Written by: Amanda Jones
Published by: Ramapo News
On Tuesday, Ramapo hosted a discussion that dove into social media and practicing self-love amongst Eating Disorders Awareness Week (EDAW). Ramapo’s Counseling Services, Ramapo Psychology Professor Jessica Saunders and The Renfrew Center’s professional relations representative Nancy Graham aimed to help those who attended fight against eating disordered thoughts.
EDAW, according to the National Eating Disorders Association, “is an annual campaign to educate the public about eating disorders and to provide hope, support, and visibility to those affected.” This year, it lasts from Feb. 27 to March 5 and the theme is “C.A.R.E,” which stands for Continue the Conversation, Act Early, Strengthen Recovery and End the Cycle.
As reported by National Today, “more than 30 million Americans ranging from kids to older adults… [suffer] from eating disorders.” Additionally, the Child Mind Institute “estimates that between 10 and 20% of women and 4 to 10% of men in college suffer from an eating disorder, and rates are on the rise.” Therefore, hosting this discussion is very important on a college campus like Ramapo’s, especially with the increased use of technology.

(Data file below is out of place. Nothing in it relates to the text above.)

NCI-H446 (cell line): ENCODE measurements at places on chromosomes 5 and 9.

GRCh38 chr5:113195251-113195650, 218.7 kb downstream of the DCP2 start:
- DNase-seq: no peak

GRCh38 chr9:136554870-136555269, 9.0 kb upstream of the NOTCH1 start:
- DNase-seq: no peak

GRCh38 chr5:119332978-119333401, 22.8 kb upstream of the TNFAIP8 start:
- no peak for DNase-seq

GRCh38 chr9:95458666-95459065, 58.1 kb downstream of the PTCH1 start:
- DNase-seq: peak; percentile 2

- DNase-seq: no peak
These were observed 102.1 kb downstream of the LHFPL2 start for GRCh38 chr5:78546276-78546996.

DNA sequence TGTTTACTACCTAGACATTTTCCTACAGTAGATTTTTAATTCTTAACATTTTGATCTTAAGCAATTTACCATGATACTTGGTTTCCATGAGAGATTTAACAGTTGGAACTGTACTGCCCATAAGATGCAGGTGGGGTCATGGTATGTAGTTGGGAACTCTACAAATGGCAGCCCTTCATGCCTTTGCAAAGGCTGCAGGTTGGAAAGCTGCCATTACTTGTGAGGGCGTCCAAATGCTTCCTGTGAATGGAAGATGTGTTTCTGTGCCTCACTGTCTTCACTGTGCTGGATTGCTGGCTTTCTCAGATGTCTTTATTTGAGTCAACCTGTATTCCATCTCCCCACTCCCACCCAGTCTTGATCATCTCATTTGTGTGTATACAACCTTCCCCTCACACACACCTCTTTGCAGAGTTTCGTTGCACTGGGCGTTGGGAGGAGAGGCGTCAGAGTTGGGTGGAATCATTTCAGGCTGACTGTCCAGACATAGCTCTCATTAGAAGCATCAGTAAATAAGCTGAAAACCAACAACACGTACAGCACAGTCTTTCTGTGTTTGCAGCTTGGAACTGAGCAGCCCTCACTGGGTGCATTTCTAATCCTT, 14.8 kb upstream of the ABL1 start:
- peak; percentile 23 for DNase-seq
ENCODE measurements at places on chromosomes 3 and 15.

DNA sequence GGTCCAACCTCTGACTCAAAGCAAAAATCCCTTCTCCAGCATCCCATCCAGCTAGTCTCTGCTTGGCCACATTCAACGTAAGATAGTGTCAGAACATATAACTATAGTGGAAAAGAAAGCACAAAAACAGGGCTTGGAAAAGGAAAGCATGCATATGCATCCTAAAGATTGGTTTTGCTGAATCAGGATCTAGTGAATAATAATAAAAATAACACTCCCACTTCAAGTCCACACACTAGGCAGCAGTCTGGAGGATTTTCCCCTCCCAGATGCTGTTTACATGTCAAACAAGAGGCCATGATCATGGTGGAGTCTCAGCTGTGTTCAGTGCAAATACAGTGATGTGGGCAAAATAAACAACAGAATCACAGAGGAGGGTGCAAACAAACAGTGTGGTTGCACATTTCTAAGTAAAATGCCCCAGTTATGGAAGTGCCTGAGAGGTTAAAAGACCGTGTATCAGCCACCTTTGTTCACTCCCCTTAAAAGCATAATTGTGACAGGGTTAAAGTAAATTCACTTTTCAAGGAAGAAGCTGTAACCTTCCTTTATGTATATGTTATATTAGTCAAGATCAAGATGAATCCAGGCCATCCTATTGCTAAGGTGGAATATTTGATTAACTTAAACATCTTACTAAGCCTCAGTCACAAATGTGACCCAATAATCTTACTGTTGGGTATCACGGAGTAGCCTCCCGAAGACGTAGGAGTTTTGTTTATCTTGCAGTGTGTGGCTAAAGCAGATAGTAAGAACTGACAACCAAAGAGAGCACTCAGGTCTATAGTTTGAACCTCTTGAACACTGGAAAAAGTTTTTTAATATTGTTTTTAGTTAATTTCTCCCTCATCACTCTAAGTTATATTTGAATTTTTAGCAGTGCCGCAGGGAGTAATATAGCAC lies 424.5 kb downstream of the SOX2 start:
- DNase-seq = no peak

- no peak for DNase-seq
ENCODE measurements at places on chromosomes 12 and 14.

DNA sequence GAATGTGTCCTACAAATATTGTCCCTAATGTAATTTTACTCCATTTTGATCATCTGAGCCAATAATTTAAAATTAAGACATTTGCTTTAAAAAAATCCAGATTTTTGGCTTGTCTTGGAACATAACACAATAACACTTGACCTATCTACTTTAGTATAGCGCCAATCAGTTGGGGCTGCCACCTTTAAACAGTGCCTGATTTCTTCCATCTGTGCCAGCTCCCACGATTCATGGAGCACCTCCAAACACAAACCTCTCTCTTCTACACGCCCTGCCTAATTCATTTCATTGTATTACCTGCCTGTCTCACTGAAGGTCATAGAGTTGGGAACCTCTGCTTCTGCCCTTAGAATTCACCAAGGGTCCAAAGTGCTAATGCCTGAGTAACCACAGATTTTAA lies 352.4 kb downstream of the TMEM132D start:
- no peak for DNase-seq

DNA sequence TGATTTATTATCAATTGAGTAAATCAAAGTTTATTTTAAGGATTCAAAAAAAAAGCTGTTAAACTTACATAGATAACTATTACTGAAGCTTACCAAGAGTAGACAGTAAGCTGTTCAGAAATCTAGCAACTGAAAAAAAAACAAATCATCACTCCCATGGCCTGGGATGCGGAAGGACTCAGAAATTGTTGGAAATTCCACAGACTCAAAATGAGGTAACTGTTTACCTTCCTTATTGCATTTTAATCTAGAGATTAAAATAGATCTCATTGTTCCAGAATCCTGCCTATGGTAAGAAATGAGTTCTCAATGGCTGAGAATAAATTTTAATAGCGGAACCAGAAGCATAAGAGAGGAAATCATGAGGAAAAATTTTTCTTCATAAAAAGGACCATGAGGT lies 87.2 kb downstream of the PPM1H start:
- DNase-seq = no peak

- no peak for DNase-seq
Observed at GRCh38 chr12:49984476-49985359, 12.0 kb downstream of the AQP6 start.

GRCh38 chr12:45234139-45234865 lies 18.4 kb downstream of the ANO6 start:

With consistent access to face and body altering filters and editing apps, body issues continue to affect more people. There is a constant pressure to look a certain way on social media, and when discussing a topic like EDAW, there is an unfortunate connection.
Due to Tuesday’s snow, the event had to be moved online, but the takeaways were all the same. The event began with a slideshow put together by Saunders, who conducts research on this topic but focuses primarily on women. Graham stated that “a lot of men do [suffer] too, a lot of males [and] a lot of people who identify with all different… sexualities… and it really is not something that just women have.”
“We live in a culture where disordered eating is actually often promoted,” Saunders began, leading into her idea that social media has an immense influence on body image, therefore creating a relationship between media and disordered eating.
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